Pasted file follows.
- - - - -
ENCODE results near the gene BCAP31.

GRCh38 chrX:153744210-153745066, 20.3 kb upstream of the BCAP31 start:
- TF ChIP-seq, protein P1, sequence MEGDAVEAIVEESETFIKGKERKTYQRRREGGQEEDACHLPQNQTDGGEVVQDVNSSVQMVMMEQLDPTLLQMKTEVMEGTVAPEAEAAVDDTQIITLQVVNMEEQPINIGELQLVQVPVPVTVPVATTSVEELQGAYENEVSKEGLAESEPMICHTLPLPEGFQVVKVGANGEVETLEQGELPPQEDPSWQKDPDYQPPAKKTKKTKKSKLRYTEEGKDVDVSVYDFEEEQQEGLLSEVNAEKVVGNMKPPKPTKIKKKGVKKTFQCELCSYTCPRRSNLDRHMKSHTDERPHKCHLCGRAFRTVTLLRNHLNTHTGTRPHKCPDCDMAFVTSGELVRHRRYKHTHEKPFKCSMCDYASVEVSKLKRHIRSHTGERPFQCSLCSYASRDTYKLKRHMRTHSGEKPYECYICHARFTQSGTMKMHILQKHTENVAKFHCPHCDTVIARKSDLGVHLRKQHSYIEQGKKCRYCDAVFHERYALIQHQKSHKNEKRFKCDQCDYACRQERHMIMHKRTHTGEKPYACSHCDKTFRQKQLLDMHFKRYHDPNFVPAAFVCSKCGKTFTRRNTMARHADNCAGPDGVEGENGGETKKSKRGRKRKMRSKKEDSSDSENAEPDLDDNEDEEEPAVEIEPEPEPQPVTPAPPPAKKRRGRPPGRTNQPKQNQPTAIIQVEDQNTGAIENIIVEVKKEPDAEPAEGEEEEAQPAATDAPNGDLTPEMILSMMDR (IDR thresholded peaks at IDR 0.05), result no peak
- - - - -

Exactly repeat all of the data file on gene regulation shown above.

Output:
ENCODE results near the gene BCAP31.

GRCh38 chrX:153744210-153745066, 20.3 kb upstream of the BCAP31 start:
- TF ChIP-seq, protein P1, sequence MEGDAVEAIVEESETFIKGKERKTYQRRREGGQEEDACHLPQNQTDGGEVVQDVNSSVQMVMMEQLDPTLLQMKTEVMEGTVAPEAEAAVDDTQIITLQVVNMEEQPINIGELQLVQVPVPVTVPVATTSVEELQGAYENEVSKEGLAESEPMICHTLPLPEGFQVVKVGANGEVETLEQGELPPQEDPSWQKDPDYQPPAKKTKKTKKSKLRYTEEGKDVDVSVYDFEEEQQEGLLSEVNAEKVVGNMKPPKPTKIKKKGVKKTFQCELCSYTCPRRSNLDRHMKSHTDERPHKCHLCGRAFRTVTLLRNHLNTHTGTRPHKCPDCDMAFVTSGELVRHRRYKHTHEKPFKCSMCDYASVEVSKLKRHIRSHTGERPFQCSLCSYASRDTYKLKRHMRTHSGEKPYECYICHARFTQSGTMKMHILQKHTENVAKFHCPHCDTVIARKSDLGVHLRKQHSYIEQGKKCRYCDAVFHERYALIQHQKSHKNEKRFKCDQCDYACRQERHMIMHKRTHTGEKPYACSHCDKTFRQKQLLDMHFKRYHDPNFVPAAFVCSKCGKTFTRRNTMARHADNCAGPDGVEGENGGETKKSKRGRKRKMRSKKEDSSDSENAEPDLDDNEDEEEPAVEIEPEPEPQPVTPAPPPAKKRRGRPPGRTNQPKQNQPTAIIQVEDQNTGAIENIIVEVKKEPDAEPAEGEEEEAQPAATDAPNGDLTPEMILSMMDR (IDR thresholded peaks at IDR 0.05), result no peak